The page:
FDA Approves First Treatment for Recurrent Yeast Infections

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Lara Antal / Verywell

Key Takeaways

  • The FDA has approved Vivjoa to treat recurrent yeast infections in infertile and post-menopausal people.
  • Vivjoa is taken orally, via a capsule.
  • The medication is available through a prescription.

The Food and Drug Administration (FDA) has approved Vivjoa, an antifungal medication that is designed to reduce recurrent yeast infections in women with a history of the condition.

Vivjoa, which is a brand name for oral oteseconazole capsules, is designed for females with a history of recurrent vulvovaginal candidiasis (RVVC) who are infertile or post-menopausal. This is the first medication of its kind to treat chronic yeast infections.

The drug will be available through a prescription.

RVVC, which is also known as chronic yeast infection, is defined as having three or more symptomatic acute episodes of a yeast infection within 12 months. Symptoms include vaginal itching, burning, irritation, and inflammation. Some women may have abnormal vaginal discharge, pain during sex, and painful urination.

“Chronic yeast infections can be tricky to treat,” Jennifer Wider, MD, women’s health expert, told Verywell. “Having more options, including an effective medication for women who are either postmenopausal or infertile, will provide relief for millions of women who suffer from this common condition.”

The news is “very exciting,” Christine Greves, MD, a board-certified OB-GYN at the Winnie Palmer Hospital for Women and Babies in Florida, told Verywell. “There are quite a few women who suffer from recurrent yeast infections.”

Road to Approval

The approval of Vivjoa is based on the results of three phase 3 clinical trials of the medication that studied 875 patients at 232 sites across 11 countries.

The global studies showed that 93.3% and 96.1% of women with RVVC who received Vivjoa didn’t have another vaginal yeast infection during the 48-week maintenance period. By comparison, just 57.2% and 60.6% of patients who received a placebo did not develop another vaginal yeast infection during that time.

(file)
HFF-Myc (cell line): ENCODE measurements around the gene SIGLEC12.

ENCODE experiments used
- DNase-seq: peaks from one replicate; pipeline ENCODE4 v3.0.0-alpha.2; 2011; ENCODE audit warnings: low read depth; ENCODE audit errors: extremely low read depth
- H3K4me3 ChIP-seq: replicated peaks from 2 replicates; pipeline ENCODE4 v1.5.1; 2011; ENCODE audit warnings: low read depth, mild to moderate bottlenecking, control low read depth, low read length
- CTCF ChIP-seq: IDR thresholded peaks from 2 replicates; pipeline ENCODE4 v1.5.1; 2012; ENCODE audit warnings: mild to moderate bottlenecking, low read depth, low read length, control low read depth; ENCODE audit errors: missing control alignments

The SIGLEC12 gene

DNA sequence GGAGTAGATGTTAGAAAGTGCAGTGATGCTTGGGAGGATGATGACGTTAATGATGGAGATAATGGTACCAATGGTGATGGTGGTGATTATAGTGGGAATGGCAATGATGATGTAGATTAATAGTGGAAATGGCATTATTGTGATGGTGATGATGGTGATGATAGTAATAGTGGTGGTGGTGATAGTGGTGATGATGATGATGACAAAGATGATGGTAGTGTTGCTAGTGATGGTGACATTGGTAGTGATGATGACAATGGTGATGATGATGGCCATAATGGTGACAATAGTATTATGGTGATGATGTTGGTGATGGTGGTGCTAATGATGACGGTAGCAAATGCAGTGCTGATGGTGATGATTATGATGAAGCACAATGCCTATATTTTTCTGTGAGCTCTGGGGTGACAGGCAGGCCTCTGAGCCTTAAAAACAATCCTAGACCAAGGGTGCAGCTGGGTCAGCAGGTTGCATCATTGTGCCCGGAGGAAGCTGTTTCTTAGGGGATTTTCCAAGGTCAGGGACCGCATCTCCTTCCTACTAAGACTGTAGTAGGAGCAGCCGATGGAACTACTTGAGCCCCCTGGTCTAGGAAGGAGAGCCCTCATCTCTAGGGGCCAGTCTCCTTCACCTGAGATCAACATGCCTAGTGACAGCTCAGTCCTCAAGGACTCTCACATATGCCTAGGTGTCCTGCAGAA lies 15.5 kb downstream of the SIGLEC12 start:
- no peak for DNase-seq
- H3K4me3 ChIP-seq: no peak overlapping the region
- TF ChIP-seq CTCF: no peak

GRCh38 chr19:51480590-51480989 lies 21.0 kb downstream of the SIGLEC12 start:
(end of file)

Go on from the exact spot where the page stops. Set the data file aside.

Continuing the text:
In the U.S. study, 89.7% of women with RVVC who received Vivjoa cleared their initial yeast infection and did not experience another one during the 50-week maintenance period compared to 57.1% of those who received the anti-fungal medication fluconazole, followed by a placebo.

What to Know About Vivjoa

Vivjoa is the only drug that is specifically approved to treat recurrent yeast infections in select people. Prior to the approval, recurrent yeast infections were treated with longer courses of commonly used antifungal medications, including miconazole, clotrimazole, and fluconazole, Wider said.

“There are other options than Vivjoa to treat recurrent yeast infections, but none with the statistics that this medication seems to offer,” Greves said.

How to Take Vivjoa

There are two different ways to take Vivjoa, which is a capsule dispensed by a prescription: on its own or with fluconazole.

When Vivjoa is taken alone, it’s dispensed as a single 600 mg dose on day one and a 450 mg dose on day two. On day 14, patients are advised to take a 150 mg dose of Vivjoa every week for 11 weeks.

If Vivjoa is taken with fluconazole, patients will take 150 mg of fluconazole on days one, four, and seven, followed by 150 mg of Vivjoa daily on days 14 through 20. On day 28, the patient will take 150 mg of Vivjoa once a week for 11 weeks.

How Does Vivjoa Work?

Vivjoa is an antifungal medication that is designed to inhibit the growth of Candida fungus, which is associated with recurrent yeast infections. The medication is taken by mouth on a set schedule over a period of several months.

Accessibility and Limitations of Vivjoa

Vivjoa is designed only for people who are infertile or post-menopausal. It should not be taken by people who are fertile—animal studies suggest that the medication may cause fetal harm. It’s also not advised for pregnant and lactating people due to potential risks to the fetus or breastfed infant.

Known Side Effects

The most frequently reported side effects included headache (in 7.4% of patients) and nausea (in 3.6% of patients).

Vivjoa should be covered by health insurance, but you’ll need to check with a healthcare provider.

1 Source
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  1. Food and Drug Administration. VIVJOA (oteseconazole) capsules, for oral use [drug label].

By Korin Miller
Korin Miller is a health and lifestyle journalist who has been published in The Washington Post, Prevention, SELF, Women's Health, The Bump, and Yahoo, among other outlets.